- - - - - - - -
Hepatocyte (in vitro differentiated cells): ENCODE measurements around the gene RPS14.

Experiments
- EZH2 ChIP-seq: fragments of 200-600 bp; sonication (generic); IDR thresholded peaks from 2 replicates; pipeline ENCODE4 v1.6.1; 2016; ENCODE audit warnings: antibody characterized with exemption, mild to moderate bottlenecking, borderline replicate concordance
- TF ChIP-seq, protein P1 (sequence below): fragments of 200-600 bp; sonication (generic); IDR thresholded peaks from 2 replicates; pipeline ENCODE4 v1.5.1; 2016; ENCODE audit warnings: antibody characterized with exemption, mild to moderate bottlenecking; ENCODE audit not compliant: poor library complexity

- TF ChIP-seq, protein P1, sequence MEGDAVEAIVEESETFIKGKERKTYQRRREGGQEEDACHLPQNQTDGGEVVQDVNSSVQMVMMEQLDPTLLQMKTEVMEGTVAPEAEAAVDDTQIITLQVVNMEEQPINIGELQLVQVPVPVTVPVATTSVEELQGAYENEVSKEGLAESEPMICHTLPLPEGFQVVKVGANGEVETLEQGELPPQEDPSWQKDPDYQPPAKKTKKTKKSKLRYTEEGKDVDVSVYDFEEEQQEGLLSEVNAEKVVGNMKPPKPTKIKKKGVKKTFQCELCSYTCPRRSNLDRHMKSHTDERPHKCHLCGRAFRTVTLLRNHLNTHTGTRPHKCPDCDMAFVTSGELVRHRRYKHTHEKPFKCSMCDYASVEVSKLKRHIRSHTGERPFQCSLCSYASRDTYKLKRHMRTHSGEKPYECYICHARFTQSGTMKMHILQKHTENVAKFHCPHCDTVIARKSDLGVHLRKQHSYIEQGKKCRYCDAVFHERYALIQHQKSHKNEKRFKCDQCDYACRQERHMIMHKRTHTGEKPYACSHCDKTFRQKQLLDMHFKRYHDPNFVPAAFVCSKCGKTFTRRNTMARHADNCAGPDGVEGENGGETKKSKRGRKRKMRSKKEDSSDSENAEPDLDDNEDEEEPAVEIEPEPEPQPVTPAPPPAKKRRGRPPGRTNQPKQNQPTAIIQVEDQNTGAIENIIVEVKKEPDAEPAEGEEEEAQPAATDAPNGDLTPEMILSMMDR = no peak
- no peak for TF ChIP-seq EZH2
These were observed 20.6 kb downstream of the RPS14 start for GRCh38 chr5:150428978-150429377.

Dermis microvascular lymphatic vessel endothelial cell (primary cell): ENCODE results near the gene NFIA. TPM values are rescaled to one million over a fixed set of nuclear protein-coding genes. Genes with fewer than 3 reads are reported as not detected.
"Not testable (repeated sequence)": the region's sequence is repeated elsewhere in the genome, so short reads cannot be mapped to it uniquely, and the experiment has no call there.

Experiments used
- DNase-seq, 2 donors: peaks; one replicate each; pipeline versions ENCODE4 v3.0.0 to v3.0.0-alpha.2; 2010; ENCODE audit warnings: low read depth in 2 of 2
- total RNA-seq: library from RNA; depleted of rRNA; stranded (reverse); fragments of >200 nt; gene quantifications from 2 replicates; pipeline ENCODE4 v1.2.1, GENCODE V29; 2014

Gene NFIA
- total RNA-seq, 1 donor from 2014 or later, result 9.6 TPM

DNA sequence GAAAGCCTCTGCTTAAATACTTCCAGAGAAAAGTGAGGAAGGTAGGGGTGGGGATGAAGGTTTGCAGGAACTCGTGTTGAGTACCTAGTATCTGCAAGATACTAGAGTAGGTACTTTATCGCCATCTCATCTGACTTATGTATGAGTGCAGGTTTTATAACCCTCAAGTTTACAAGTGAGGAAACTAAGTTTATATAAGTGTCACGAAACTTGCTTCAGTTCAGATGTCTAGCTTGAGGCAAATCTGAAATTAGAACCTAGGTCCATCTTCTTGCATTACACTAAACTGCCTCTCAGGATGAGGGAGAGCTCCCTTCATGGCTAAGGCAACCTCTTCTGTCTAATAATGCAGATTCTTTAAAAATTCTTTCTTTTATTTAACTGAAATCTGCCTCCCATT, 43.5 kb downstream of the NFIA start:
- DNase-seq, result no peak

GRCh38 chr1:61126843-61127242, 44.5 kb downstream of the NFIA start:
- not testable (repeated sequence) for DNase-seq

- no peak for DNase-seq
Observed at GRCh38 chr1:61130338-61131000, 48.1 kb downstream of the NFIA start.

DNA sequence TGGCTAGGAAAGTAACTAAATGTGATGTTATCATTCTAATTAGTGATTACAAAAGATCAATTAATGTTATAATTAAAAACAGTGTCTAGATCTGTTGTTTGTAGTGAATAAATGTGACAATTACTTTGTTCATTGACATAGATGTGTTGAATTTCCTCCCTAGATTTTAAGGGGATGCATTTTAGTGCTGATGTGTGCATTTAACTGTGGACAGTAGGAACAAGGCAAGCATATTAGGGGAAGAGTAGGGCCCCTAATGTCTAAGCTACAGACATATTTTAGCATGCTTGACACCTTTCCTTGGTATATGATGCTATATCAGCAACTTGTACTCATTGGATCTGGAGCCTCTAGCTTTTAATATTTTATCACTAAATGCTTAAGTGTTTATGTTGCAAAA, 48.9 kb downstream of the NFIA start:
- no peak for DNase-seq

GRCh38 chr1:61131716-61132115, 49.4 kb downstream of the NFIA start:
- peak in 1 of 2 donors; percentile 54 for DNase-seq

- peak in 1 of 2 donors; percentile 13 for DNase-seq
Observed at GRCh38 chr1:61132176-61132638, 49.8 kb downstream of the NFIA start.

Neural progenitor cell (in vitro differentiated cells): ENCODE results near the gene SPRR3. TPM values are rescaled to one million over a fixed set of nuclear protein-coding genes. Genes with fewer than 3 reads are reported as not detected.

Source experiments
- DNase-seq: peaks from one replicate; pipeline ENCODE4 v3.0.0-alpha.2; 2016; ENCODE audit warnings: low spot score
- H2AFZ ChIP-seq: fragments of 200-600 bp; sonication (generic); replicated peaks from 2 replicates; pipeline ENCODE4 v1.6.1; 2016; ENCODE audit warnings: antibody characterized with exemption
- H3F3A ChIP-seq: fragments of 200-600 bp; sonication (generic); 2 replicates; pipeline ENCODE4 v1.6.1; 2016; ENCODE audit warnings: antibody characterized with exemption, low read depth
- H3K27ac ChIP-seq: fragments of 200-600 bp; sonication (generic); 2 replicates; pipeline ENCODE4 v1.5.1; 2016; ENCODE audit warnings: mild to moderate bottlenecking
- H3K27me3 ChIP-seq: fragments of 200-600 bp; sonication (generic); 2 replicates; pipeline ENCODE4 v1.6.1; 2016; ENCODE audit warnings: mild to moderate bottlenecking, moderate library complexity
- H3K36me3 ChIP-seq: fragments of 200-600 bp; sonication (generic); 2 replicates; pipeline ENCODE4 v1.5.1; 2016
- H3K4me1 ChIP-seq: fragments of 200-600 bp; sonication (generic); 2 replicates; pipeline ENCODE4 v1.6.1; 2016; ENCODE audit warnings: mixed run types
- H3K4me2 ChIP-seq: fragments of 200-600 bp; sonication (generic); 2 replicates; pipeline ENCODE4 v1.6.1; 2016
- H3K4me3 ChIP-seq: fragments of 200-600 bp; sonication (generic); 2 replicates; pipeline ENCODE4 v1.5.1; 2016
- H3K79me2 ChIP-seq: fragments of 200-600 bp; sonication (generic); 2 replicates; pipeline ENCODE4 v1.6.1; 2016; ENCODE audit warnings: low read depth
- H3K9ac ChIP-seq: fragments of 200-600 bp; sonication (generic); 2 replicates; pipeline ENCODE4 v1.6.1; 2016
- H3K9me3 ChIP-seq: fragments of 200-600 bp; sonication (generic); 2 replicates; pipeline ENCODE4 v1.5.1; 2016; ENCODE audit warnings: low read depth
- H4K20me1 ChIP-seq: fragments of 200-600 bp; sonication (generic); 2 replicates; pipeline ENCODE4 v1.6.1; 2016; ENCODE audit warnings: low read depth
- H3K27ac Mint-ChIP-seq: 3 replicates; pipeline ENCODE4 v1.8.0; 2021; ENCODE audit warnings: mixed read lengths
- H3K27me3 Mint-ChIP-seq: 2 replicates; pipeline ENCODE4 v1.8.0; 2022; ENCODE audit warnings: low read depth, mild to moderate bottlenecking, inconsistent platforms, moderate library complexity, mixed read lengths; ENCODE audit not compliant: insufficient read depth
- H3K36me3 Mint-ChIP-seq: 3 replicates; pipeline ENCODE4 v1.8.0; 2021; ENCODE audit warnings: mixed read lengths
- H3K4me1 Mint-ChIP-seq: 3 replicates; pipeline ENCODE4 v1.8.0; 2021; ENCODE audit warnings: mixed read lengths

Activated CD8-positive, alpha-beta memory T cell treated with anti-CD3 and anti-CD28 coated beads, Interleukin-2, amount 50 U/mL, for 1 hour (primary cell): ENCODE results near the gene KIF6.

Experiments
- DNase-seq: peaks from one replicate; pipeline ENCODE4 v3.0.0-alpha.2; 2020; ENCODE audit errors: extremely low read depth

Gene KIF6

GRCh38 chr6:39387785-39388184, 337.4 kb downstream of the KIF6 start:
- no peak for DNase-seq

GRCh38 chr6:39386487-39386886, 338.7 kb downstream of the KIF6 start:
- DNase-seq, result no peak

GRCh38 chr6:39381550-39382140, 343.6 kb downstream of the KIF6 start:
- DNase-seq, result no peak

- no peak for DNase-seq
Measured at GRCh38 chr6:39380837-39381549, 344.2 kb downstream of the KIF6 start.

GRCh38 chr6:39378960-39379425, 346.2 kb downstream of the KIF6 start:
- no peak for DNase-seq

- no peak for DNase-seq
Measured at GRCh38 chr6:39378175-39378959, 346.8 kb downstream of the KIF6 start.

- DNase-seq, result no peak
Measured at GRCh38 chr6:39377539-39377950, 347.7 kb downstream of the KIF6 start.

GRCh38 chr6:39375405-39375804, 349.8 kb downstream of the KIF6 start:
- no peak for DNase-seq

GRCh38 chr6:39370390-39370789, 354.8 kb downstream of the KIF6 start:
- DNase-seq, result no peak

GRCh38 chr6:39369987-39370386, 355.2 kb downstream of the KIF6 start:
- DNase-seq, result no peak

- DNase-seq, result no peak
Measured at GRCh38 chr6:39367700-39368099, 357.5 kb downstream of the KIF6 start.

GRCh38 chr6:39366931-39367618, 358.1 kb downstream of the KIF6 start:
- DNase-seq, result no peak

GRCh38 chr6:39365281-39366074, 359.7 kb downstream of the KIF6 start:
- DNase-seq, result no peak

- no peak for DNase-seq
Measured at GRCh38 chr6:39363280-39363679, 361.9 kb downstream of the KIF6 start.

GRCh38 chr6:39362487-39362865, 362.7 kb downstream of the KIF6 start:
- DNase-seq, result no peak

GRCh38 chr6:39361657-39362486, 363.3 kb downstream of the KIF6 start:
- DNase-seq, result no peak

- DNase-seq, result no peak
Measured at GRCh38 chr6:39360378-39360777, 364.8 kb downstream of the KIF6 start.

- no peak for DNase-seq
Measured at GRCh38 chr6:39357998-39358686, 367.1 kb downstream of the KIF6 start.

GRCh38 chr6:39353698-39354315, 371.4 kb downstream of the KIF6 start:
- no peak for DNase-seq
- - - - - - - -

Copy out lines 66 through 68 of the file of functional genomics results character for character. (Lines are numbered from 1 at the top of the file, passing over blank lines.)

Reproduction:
GRCh38 chr6:39370390-39370789, 354.8 kb downstream of the KIF6 start:
- DNase-seq, result no peak

GRCh38 chr6:39369987-39370386, 355.2 kb downstream of the KIF6 start: